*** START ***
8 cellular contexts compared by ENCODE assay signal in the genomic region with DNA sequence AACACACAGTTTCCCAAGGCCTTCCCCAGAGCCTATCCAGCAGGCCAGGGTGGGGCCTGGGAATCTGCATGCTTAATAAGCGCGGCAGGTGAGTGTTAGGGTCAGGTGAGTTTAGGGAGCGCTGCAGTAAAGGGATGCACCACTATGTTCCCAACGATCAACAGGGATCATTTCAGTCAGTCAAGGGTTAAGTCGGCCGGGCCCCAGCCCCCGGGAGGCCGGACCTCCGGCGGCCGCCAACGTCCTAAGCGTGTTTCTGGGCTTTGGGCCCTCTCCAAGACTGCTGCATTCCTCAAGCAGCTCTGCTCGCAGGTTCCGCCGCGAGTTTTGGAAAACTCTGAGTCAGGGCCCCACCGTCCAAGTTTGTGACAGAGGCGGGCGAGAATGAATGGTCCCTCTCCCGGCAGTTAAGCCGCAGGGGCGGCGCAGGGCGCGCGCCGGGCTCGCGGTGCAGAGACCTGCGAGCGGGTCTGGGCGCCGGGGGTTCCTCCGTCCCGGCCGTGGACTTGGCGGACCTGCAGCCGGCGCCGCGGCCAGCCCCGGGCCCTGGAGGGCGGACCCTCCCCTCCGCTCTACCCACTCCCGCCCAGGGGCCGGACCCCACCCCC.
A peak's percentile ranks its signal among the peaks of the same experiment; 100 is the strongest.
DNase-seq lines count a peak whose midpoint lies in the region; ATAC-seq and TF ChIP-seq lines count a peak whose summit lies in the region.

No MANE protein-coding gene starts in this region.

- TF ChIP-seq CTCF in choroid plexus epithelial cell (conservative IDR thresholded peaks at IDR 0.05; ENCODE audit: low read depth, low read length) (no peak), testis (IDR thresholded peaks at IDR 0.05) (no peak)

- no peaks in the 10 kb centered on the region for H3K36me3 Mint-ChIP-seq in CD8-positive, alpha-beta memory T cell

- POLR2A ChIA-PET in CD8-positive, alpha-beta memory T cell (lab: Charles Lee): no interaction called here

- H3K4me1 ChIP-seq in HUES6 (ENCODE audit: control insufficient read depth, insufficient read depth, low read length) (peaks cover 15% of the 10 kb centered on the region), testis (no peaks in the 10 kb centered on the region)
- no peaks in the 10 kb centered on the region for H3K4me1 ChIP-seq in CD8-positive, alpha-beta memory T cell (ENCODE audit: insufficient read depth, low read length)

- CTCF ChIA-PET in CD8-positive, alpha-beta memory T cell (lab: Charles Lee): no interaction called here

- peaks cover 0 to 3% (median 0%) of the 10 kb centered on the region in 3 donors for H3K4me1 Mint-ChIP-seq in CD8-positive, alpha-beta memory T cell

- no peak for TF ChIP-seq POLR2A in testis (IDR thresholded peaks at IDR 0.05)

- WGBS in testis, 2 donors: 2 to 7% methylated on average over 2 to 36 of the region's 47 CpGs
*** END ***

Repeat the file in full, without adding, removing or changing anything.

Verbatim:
8 cellular contexts compared by ENCODE assay signal in the genomic region with DNA sequence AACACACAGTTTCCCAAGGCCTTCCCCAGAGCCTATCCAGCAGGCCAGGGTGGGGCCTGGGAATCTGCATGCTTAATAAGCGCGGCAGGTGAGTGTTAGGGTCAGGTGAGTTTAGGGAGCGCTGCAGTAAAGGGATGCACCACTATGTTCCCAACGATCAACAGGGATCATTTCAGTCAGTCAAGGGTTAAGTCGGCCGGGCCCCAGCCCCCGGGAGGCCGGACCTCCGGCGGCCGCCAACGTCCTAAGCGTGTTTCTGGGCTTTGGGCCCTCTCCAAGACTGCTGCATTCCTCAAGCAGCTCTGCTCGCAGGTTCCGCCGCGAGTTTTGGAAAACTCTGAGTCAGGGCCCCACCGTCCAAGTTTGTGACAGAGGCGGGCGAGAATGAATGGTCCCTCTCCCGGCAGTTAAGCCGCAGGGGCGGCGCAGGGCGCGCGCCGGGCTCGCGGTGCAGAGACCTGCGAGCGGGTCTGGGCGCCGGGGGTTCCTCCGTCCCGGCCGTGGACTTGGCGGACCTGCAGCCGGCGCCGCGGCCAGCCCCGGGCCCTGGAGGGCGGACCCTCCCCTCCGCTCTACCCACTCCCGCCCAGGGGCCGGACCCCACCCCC.
A peak's percentile ranks its signal among the peaks of the same experiment; 100 is the strongest.
DNase-seq lines count a peak whose midpoint lies in the region; ATAC-seq and TF ChIP-seq lines count a peak whose summit lies in the region.

No MANE protein-coding gene starts in this region.

- TF ChIP-seq CTCF in choroid plexus epithelial cell (conservative IDR thresholded peaks at IDR 0.05; ENCODE audit: low read depth, low read length) (no peak), testis (IDR thresholded peaks at IDR 0.05) (no peak)

- no peaks in the 10 kb centered on the region for H3K36me3 Mint-ChIP-seq in CD8-positive, alpha-beta memory T cell

- POLR2A ChIA-PET in CD8-positive, alpha-beta memory T cell (lab: Charles Lee): no interaction called here

- H3K4me1 ChIP-seq in HUES6 (ENCODE audit: control insufficient read depth, insufficient read depth, low read length) (peaks cover 15% of the 10 kb centered on the region), testis (no peaks in the 10 kb centered on the region)
- no peaks in the 10 kb centered on the region for H3K4me1 ChIP-seq in CD8-positive, alpha-beta memory T cell (ENCODE audit: insufficient read depth, low read length)

- CTCF ChIA-PET in CD8-positive, alpha-beta memory T cell (lab: Charles Lee): no interaction called here

- peaks cover 0 to 3% (median 0%) of the 10 kb centered on the region in 3 donors for H3K4me1 Mint-ChIP-seq in CD8-positive, alpha-beta memory T cell

- no peak for TF ChIP-seq POLR2A in testis (IDR thresholded peaks at IDR 0.05)

- WGBS in testis, 2 donors: 2 to 7% methylated on average over 2 to 36 of the region's 47 CpGs